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On Tuesday, the city appeared in the ‘Let’s Launch in…’ series by Jonathan Moules, enterprise correspondent for the Financial Times.

After referring to Birmingham’s history of start-ups, citing Matthew Boulton and James Watt’s steam engine business and the Cadbury brothers chocolate factory, Mr Moules says that the city has a new nickname, the Silicon Canal.

This, because more than 6,000 digital technology companies, including a fifth of the British computer gaming sector, are based in the Greater Birmingham area, generating £1.6bn for the local economy.

Digbeth is the ‘heart of the new media start-up community’ – one cluster being located in the Custard Factory – and property prices in the city, about a third of those in London’s Shoreditch tech hub, are described as ‘a draw’. On average, 40,000 local students graduate each year with computer science or business degrees from the city’s three universities.

Mr Moules notes that local entrepreneurs have been a key source of early-stage funding, often taking on roles as non-executive directors in ventures they back. Support has also come from Finance Birmingham, a venture capital fund owned and run by the city council, which has led equity-funding rounds for several of the fast-growing tech start-ups.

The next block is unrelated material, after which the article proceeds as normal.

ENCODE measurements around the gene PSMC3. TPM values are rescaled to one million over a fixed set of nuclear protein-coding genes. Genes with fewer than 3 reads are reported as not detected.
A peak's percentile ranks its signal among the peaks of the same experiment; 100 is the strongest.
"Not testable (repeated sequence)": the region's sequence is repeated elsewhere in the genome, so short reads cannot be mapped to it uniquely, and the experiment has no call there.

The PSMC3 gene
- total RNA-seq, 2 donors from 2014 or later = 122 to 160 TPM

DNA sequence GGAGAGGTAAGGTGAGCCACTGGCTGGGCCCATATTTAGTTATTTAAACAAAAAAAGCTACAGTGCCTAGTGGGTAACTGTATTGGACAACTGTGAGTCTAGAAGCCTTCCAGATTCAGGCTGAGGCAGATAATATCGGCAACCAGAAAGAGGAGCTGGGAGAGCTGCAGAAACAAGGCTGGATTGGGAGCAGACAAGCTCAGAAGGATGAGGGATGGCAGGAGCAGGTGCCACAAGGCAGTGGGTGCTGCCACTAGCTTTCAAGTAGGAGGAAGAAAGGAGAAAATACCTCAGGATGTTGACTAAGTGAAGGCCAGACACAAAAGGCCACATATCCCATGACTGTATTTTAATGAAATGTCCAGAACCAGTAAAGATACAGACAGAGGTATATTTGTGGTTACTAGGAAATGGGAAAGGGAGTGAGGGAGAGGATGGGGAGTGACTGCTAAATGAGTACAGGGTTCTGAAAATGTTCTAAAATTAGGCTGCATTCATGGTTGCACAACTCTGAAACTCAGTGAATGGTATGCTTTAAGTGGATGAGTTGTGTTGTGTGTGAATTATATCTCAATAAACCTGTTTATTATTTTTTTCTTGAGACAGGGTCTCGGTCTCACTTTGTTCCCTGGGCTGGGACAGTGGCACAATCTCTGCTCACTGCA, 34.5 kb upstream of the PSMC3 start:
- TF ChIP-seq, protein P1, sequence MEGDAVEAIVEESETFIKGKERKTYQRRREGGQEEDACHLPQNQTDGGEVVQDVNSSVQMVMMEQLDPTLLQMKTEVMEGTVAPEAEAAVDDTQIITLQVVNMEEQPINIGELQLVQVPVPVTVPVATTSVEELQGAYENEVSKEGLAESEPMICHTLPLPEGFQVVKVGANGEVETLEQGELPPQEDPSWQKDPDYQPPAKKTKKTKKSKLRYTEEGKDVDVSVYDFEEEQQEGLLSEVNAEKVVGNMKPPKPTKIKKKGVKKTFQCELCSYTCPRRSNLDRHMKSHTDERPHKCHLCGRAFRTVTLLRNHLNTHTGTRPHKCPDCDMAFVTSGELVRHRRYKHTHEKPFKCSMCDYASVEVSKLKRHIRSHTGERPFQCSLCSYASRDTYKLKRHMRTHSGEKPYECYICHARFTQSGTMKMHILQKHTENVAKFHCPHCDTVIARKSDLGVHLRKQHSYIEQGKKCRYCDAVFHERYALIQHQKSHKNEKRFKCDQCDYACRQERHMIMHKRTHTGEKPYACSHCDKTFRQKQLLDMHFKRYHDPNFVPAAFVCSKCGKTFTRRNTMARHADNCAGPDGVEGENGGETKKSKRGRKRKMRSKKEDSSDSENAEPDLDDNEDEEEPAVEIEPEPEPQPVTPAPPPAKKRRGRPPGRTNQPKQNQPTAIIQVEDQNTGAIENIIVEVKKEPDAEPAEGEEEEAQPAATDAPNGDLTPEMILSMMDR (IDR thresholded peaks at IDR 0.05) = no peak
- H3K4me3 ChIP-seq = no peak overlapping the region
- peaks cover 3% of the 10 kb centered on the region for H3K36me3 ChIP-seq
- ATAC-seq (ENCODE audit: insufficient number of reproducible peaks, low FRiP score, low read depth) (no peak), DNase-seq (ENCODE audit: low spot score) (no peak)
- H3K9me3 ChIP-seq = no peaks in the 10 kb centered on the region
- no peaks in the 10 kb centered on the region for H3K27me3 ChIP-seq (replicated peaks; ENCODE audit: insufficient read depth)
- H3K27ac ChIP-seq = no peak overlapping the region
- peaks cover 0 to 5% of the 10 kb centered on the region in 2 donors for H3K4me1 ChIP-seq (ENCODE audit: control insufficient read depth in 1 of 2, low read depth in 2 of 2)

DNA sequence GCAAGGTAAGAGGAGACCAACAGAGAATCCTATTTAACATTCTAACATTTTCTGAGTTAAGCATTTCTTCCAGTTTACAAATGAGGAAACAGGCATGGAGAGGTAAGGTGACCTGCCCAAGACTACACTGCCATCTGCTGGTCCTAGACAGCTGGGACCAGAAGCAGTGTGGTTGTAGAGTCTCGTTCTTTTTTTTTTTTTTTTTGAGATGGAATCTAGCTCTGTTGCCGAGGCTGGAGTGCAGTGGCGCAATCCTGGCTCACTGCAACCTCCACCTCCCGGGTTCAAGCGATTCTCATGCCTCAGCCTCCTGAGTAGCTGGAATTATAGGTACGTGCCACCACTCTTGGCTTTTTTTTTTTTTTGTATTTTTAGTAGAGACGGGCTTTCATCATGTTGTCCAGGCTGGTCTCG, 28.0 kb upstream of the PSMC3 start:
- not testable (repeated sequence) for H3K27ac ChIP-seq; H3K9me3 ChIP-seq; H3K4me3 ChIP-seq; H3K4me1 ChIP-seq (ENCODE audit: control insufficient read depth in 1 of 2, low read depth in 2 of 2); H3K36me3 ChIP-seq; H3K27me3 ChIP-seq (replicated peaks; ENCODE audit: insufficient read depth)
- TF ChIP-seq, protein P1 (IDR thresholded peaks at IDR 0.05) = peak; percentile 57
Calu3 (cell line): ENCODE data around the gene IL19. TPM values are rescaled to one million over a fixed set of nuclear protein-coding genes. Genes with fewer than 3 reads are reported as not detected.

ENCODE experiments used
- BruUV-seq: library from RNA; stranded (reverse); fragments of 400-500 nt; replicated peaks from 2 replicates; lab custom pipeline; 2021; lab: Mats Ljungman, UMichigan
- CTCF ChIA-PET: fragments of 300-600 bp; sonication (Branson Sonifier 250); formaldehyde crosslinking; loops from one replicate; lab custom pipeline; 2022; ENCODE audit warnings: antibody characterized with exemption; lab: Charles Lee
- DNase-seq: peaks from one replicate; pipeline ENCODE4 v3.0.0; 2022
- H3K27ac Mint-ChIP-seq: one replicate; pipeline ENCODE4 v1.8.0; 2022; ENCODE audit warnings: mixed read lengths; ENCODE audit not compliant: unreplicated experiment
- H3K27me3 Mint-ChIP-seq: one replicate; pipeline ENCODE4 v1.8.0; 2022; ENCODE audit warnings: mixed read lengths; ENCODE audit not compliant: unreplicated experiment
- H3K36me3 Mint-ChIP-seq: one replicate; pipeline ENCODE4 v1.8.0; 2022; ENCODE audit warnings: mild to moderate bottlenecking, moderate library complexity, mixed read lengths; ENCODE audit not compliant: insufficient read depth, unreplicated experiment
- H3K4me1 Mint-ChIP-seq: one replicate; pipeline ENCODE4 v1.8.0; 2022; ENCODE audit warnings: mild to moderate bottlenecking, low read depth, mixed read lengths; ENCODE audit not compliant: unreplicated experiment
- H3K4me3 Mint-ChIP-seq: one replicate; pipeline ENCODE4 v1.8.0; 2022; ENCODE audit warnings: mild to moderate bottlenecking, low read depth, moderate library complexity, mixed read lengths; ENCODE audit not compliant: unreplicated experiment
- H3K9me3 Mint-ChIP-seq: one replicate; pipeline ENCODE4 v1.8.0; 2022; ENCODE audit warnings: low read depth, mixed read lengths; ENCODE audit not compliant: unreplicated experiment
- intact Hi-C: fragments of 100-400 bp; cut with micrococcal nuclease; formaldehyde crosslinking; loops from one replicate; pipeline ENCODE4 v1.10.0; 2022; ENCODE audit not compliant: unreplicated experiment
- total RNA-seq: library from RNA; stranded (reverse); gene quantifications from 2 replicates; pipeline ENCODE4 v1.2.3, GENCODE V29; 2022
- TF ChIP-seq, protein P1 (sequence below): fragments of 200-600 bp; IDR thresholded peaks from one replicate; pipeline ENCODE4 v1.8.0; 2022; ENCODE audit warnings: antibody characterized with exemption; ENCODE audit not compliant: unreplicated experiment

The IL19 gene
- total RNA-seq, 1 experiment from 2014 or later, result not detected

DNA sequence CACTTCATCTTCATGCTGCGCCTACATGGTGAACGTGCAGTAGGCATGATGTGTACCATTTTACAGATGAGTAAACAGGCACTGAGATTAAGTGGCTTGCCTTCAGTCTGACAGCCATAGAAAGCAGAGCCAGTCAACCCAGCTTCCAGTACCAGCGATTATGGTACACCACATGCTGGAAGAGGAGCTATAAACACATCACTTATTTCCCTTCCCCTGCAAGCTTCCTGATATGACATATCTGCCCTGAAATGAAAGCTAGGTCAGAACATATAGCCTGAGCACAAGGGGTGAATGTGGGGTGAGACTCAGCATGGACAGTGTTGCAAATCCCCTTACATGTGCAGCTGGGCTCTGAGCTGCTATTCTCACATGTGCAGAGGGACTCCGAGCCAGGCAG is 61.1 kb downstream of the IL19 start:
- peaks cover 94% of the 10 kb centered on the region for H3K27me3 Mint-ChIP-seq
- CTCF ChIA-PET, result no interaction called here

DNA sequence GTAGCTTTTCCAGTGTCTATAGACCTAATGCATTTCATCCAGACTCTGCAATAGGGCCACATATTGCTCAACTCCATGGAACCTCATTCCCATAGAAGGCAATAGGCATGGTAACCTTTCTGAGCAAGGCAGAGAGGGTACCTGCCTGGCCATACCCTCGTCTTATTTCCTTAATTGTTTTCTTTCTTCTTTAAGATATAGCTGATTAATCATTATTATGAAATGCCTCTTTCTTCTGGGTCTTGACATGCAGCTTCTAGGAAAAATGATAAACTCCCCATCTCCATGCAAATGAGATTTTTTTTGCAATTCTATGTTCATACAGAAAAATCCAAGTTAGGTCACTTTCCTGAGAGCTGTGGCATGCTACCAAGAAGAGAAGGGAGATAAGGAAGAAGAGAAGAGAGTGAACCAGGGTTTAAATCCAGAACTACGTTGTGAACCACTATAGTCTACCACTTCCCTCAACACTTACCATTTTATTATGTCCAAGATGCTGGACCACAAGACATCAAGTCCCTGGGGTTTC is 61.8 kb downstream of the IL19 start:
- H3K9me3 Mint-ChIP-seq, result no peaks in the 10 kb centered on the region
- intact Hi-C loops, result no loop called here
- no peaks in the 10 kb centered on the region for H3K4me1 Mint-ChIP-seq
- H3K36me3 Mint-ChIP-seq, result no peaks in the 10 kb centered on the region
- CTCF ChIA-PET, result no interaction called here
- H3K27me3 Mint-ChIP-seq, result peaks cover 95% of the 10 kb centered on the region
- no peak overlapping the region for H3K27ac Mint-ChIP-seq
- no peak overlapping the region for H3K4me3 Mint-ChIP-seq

Some of these, in particular computer-games, are niche technologies and vulnerable to economic downturn, but other forms of digital technology are greatly assisting the region’s  companies which manufacture and finish essential goods. For news about its 32,000 companies and 600,000 employees see the ‘Made in the Midlands’ website.

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